OPINION: Rent-stabilized landlords are the economic engines driving our neighborhoods

May 7, 2019 Janice Hamilton and Lincoln Eccles
Eagle file photo by Lore Croghan
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Addressing the affordable housing crisis with politics instead of common-sense policy —as seems to be the path that elected officials are taking when it comes to state rent law reform — is bad for tenants, landlords, small businesses, jobs, neighborhoods and municipal services. Being honest about who landlords are, and what we do, would be a constructive discussion.

When preconceived, one-sided rhetoric drives housing policy, it ignores what middle class landlords (like us) do for affordable housing and, equally significantly, the positive economic impact our rent-stabilized buildings have on our neighborhoods.

We don’t want our buildings to deteriorate. We want our tenants to take pride in their homes — the same pride we take in our properties because, like most landlords in Brooklyn and the outer boroughs, we call our buildings home. Our tenants are our neighbors. We are accessible 24/7, and we respond right away because we live there.

Routine repairs and maintenance are a constant, which means the bills never stop coming. Juggling the finances makes for many sleepless nights. We have to prioritize repairs because we don’t have the financial resources to do all of them at once, and we have to hope that vendors, supply stores and utilities will work with us on a payment plan when we’re short.

A giant obstacle is reckless “crowd pleasing” policies. Government caps the rents, which on the surface sounds like it’s about protecting tenants. But our property taxes, water and sewer rates, heating oil, maintenance, repair and other operating costs are not capped.

Property taxes alone have increased well over 20 percent in the last four years. It’s simple arithmetic: When expenses and costs keep rising, but resources are fixed, it’s not a sustainable reality.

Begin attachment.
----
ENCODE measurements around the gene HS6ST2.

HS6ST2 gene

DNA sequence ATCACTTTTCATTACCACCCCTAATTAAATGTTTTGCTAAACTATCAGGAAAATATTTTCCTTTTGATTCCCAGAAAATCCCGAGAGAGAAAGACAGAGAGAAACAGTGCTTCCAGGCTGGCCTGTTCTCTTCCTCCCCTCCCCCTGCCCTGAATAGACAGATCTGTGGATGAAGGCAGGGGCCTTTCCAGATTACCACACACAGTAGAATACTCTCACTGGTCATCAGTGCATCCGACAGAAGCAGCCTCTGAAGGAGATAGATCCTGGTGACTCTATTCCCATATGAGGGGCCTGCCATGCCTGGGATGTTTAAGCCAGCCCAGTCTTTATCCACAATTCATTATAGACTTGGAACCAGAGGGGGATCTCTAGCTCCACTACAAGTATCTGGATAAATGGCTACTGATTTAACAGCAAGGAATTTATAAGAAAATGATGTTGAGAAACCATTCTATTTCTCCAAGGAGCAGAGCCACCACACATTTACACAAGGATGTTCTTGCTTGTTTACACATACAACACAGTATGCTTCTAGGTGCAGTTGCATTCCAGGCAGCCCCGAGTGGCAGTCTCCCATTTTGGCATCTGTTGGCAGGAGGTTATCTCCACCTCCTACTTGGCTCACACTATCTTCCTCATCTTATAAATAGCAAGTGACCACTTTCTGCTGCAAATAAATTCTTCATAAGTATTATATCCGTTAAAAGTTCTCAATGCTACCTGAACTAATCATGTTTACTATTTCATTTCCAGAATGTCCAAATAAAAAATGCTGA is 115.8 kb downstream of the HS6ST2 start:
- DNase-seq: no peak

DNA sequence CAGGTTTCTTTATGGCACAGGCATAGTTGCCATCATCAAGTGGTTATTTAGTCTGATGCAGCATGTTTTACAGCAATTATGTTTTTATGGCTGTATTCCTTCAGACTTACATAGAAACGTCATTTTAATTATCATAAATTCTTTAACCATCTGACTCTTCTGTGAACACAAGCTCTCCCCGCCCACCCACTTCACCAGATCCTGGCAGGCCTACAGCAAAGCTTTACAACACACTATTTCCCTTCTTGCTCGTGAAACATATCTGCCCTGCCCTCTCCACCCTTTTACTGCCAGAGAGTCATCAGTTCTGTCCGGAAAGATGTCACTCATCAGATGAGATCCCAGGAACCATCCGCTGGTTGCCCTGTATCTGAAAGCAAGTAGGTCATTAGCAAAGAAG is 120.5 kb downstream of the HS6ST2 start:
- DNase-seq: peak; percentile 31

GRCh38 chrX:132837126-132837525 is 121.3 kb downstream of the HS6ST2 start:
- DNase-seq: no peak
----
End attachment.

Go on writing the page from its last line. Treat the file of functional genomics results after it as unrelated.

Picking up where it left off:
Rent-stabilized buildings like ours are family businesses. Our immigrant grandparents and parents came to America from places like the Caribbean, Asia, Latin America and Eastern Europe.

We grew up in these buildings. While our friends were playing in the schoolyard, we spent countless hours sweeping the hallways, taking out the garbage, painting (all of which we still do!) and learning from our parents. We are in this for the long term.

Operating a rent-stabilized property is difficult because most buildings were built before WWII, which means they need massive capital repairs and upgrades — like changing out the old wiring with new electrical service, and installing new plumbing, roofing, boilers and windows.

Kitchens and bathrooms need to be completely gutted, common areas modernized, and new amenities introduced to improve the quality of life for our tenants, and to compete with new construction.

It’s bad enough that government regulations and politically-driven policies limit our rent and make it difficult to maintain our buildings, but now there are legislative proposals that would completely undermine our ability to make major capital improvements and much needed individual apartment improvements.

Eliminating these relied-upon resources that help landlords like us reinvest and maintain high living standards in our buildings would be felt not only by the families we house, but throughout our neighborhoods.

Buildings like ours are a neighborhood’s economic engine. When landlords like us have the resources to make major upgrades and improvements, we are providing hundreds of millions of dollars in business to local contractors — and that means they’re putting more people to work, which translates into tens of thousands of jobs for neighborhood residents — not just for the people they hire, but for the hardware, paint, appliance and other supply stores in the neighborhood where they purchase their materials.

These workers eat lunch at local shops and their families support retail in the neighborhood. This money stays local.

Elected officials must realize that landlords with rent-stabilized buildings provide the city’s largest volume of affordable housing, and that major capital improvements and individual apartment improvements power neighborhood economies. When it comes to affordable housing, rent-stabilized landlords aren’t the problem. We’re the solution.

Janice Hamilton provides affordable rent-stabilized housing to families in her eight-unit building in Prospect Heights, while Lincoln Eccles houses 14 families in his rent-stabilized building in Crown Heights. They are members of the Rent Stabilization Association, a trade association of multi-family property owners that lobbies in their interest.

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